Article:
Avoiding Divorce

Although some marriages are unsalvageable, there are others that, with the right kind of thinking and the right actions, might be okay in the end. So how it is possible to avoid divorce, assuming that’s the right thing for you to do?


The first thing is to accept that no one is perfect. That includes you. There may be things about your spouse that you don’t like, that irritate you, that make you want to scream, but guess what? Your spouse feels the same way about you! You are both annoying to one another at times, you both have bad habits, you are both imperfect. But two imperfect people, can, if they acknowledge those imperfections, have a happy marriage.

Blame can be a serious problem in marriage, and one that starts small but that escalates into one spouse blaming the other for everything that goes wrong (even if it isn’t their fault). If we are miserable, we blame the other person. If we are unfulfilled, it’s the husband or wife that is causing that. And so on. It would be better if we could adjust how we see the relationship and our lives, rather than constantly blaming someone for something that either isn’t anything to do with them, or that can be fairly easily fixed.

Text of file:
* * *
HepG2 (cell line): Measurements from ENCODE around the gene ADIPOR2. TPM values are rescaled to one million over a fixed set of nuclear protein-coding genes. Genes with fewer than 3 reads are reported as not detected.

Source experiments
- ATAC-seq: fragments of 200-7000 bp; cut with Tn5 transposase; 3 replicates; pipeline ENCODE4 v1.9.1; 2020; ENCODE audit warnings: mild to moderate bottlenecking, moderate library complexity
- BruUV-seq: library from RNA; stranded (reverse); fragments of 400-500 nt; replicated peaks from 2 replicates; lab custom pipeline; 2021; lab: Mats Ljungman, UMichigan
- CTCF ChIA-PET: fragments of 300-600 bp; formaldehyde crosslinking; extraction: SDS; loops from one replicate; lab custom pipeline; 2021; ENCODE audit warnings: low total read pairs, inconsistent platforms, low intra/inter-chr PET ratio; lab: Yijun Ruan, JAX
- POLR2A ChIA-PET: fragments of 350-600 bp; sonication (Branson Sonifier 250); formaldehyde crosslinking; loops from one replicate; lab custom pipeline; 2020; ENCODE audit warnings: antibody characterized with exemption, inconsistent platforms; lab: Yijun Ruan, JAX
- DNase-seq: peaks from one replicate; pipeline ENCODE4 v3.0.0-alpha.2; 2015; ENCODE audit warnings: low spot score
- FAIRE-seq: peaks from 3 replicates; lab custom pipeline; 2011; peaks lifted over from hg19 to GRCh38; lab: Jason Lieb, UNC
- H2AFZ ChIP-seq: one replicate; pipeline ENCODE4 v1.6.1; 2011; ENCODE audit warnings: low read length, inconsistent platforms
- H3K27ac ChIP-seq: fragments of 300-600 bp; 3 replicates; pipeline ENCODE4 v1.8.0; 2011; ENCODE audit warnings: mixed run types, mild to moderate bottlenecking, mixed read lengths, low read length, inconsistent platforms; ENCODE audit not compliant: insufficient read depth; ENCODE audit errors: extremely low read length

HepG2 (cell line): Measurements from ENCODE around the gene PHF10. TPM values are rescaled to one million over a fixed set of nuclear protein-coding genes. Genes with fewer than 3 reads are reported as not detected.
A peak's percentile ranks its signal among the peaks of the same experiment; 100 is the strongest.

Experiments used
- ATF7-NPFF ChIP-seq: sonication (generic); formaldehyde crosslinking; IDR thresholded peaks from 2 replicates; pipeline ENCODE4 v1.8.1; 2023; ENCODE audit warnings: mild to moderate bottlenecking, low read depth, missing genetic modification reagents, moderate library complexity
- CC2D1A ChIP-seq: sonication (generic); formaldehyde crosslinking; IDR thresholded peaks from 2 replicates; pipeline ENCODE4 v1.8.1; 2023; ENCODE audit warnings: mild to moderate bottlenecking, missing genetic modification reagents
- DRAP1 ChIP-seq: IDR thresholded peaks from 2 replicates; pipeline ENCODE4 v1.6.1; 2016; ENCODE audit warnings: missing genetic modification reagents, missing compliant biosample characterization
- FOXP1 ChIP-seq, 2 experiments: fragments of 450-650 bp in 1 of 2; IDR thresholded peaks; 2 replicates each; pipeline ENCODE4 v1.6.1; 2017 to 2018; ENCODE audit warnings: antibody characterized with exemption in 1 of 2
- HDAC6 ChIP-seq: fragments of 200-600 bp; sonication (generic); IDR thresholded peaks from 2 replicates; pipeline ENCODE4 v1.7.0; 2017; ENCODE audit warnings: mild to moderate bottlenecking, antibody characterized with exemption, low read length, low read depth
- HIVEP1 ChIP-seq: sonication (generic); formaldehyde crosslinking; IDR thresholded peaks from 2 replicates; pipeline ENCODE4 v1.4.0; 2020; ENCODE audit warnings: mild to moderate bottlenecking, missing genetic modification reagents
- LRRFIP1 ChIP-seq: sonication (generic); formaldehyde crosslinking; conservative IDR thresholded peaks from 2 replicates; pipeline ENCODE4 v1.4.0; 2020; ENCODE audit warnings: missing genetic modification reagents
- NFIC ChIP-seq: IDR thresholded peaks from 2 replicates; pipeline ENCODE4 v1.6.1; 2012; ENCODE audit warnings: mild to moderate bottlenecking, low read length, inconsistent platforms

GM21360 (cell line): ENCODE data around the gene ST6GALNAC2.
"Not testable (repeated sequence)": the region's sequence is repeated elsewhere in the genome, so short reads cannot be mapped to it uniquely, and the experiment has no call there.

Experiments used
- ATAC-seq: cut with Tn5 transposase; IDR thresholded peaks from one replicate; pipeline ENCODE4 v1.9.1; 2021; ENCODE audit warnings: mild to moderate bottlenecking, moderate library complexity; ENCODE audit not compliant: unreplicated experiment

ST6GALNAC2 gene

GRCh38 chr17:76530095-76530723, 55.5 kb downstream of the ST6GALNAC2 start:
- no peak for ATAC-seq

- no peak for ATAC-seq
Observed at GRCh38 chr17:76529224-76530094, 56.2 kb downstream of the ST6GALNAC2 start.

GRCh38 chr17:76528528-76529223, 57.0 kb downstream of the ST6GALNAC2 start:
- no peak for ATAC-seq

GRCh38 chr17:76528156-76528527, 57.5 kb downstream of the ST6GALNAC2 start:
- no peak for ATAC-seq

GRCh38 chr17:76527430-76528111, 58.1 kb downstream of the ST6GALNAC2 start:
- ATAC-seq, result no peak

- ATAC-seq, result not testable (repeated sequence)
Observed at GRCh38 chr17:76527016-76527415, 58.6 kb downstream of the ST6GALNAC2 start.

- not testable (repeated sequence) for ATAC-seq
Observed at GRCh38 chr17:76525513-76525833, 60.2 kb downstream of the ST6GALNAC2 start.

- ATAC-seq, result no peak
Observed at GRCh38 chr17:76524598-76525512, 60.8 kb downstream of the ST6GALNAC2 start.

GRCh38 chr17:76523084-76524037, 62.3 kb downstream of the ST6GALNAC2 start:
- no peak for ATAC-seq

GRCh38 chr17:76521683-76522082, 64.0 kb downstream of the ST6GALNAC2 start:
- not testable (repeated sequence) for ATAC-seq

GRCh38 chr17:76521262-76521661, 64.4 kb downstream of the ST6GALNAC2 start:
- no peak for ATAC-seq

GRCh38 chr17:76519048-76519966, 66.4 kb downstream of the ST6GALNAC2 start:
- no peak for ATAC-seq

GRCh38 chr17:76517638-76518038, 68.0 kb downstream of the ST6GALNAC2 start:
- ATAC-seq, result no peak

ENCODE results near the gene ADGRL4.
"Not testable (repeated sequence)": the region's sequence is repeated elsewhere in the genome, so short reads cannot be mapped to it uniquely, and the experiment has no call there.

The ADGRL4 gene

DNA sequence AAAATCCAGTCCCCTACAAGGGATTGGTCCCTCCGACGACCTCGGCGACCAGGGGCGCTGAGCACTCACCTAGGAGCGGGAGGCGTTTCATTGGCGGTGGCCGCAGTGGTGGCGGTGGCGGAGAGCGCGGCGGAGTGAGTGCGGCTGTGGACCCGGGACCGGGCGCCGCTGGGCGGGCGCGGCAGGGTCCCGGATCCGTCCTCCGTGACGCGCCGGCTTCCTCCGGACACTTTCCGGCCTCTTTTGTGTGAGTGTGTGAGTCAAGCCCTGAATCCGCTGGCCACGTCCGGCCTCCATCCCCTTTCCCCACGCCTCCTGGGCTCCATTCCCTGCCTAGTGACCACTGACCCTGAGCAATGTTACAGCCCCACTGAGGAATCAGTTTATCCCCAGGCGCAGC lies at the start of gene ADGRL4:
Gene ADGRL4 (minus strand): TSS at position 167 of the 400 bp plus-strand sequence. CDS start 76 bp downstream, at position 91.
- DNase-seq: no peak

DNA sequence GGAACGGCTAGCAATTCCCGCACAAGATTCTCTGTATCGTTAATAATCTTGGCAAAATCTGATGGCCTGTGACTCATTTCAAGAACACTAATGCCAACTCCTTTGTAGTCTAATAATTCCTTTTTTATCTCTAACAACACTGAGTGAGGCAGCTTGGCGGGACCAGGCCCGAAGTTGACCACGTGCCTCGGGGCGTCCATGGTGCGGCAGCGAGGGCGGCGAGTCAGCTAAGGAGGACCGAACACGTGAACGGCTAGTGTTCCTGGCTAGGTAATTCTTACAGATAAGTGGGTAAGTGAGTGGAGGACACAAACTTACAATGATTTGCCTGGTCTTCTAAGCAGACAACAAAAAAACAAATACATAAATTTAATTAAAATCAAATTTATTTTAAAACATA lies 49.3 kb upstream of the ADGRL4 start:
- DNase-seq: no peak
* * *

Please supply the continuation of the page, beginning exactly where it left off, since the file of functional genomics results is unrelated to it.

Remember that we ask a lot of our partners. Not only do they become our best friends, but they also become our nurses, confidants, carers, chauffeurs, financial advisors, sounding boards, muses, lovers… and so much more. So yes, sometimes juggling all of those balls means something will be forgotten. Something will be missed. You’ll do it too. Don’t get too angry about it. Pick up the balls and get on with love.

Finally, relationships change. People we thought we had a lot in common with at the start end up liking different things, new things, things we don’t understand. That doesn’t mean you’re no longer supposed to stay married. It just means that you are two people doing things that make you happy and, hopefully, coming home to someone who you can have a conversation with about those wildly different things.

If you need to discuss any aspect of family law, please get in touch.

Simon Walland